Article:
Give us your evaluation about the global status of Indian jewelry?

ALI PASTORINI: I do not think there is any question that India is a global power today, sharing a status held by just a handful of countries, such as Italy, the United States, China and Thailand, each in its own way.

India’s strength is derived from its very large and skilled workforce, and increasingly from its internal market, which is a luxury enjoyed most probably only by China and the United States.

But, can India, like Italy, create a look that international appeal, almost irrespective of the country in which it is sold? That takes more time, but as we have learned, the Indians are particularly skillful when it comes to adapting.

The global diamond industry has been passing through a bad phase these days. Can you suggest some ideas to regain its lost glory?

ALI PASTORINI: Diamonds have had a tough ride of late, with both prices of rough and polished goods down, and exports slower in the major centers. But I do not believe that is symptomatic of any weakness in the product, but more a result of conditions in the world economy.

The slowing of Chinese growth has been hugely significant. So much of economic growth was predicated on a fast-expanding Chinese market, and when that tailed off somewhat, everyone felt the effects. Let us not forget that all commodity prices are down, and the gold price is not much more than half of its value in 2011.

We need to be patient, and go about our business cautiously so as not to create undue risk. At the same time, we should not be pessimistic about the future. Demand for our product remains strong, and it will not only recover but exceed previous records. Some of that growth will come from emerging markets, like those in Latin America.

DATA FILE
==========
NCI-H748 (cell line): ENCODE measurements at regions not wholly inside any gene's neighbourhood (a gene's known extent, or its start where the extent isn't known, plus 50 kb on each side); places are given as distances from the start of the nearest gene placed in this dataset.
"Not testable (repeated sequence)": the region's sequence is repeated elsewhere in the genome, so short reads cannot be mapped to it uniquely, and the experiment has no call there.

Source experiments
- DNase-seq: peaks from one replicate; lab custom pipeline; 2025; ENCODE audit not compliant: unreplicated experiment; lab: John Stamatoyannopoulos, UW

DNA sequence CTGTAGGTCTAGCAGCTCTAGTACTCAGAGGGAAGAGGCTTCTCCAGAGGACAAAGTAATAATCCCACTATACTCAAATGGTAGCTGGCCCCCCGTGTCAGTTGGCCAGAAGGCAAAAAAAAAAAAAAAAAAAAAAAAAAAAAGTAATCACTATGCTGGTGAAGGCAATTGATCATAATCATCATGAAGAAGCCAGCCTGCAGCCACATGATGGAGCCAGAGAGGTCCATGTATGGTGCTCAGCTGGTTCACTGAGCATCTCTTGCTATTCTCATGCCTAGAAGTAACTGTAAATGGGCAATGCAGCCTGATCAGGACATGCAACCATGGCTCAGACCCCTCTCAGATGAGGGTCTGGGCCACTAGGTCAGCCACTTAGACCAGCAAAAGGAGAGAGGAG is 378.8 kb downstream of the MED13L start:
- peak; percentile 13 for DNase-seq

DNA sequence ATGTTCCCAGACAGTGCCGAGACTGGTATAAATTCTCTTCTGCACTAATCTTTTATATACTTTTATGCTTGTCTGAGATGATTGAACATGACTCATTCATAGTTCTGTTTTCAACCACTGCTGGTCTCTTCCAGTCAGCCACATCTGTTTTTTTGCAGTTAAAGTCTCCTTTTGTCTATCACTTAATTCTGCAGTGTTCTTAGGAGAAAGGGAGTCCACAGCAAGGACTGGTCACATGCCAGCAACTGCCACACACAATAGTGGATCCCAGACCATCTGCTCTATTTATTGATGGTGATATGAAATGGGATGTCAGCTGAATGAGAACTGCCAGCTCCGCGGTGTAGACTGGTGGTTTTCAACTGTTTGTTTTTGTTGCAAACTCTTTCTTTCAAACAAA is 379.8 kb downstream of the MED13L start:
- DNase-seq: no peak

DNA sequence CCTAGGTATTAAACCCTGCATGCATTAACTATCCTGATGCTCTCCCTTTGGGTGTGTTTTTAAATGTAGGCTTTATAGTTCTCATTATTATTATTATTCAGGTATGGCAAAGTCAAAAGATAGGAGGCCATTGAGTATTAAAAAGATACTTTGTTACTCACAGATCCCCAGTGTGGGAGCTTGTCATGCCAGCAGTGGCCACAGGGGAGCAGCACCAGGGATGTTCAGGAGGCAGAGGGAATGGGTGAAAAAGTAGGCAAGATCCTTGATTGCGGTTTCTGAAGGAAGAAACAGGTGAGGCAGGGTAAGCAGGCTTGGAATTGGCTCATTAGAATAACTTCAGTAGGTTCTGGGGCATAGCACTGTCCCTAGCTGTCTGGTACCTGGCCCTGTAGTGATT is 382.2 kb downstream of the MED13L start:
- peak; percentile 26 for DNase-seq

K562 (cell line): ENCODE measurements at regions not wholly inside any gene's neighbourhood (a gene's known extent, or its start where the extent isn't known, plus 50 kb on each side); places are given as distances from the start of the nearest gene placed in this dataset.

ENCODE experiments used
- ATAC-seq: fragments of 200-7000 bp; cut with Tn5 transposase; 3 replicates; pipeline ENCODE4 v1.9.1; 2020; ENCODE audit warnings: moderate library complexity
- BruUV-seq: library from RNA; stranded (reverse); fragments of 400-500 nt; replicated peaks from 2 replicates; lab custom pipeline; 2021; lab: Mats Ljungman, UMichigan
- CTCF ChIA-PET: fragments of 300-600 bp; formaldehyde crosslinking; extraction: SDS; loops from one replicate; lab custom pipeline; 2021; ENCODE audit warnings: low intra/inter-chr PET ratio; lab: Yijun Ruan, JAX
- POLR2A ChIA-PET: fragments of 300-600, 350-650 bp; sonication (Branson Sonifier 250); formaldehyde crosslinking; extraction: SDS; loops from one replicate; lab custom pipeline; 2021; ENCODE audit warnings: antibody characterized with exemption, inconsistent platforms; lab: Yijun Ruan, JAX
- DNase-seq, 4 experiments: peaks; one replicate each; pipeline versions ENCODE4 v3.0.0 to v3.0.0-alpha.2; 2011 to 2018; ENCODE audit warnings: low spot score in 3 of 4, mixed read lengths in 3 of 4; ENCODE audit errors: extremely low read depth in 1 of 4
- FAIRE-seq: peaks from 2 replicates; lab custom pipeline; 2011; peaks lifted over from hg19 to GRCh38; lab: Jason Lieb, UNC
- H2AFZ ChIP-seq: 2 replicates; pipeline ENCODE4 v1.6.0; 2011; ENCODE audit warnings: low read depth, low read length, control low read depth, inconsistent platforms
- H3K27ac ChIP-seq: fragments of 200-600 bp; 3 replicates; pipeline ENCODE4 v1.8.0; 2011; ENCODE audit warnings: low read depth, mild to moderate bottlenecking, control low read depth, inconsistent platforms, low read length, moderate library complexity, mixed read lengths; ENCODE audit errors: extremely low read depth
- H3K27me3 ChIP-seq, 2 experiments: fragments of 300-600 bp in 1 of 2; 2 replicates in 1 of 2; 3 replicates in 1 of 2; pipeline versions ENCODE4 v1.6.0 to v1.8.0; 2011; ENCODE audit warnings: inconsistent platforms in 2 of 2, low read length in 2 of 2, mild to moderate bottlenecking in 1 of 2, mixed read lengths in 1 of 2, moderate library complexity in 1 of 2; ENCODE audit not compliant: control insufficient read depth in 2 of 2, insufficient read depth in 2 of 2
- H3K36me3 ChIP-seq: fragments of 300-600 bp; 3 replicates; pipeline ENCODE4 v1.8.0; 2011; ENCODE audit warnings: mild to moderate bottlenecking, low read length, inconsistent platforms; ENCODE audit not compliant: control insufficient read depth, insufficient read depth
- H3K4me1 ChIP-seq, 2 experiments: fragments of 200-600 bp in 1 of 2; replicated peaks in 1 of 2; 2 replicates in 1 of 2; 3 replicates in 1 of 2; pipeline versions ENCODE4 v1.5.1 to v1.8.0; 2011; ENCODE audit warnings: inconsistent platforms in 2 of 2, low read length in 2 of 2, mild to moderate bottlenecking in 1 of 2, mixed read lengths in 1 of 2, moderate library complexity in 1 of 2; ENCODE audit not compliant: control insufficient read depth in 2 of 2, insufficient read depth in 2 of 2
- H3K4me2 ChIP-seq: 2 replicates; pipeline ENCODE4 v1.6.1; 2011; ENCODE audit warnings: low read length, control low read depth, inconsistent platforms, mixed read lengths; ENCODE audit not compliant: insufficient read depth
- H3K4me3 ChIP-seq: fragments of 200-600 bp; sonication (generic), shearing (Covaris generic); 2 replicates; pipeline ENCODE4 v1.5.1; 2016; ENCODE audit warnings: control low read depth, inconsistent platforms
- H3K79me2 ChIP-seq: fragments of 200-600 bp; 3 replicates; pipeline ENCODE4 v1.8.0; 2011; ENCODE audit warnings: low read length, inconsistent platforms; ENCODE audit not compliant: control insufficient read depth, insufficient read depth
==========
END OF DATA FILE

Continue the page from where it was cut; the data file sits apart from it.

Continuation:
Apart from the generic promotion, what should be done to create more awareness about diamonds among consumers?

ALI PASTORINI: As is the case in most other consumer enters, the onus should shift to the jewelry retailers, including the jewelry brands. While this is not the same thing as generic promotion, the collective acts of advertising diamond jewelry raise their profile across the broad. It is a case of a rising tide raising all ships.

AlibenDo you think the lab grown diamonds can pose any potential threat to the trade of natural ones? Why?

ALI PASTORINI: This ultimately depends on whether we are successful in enforcing in the industry the standards of disclosure that are required, and educating the public that synthetic diamonds and natural diamonds are two different products.

The recently published ISO standard is clear. It is deceptive to sell a synthetic diamond without expressly describing it as such, while a diamond that is sold without a descriptor can fairly be assumed to be natural. This suggests that ISO appreciates that synthetic diamonds, while chemically of the same composition as natural diamonds, must still be defined as different and separate products.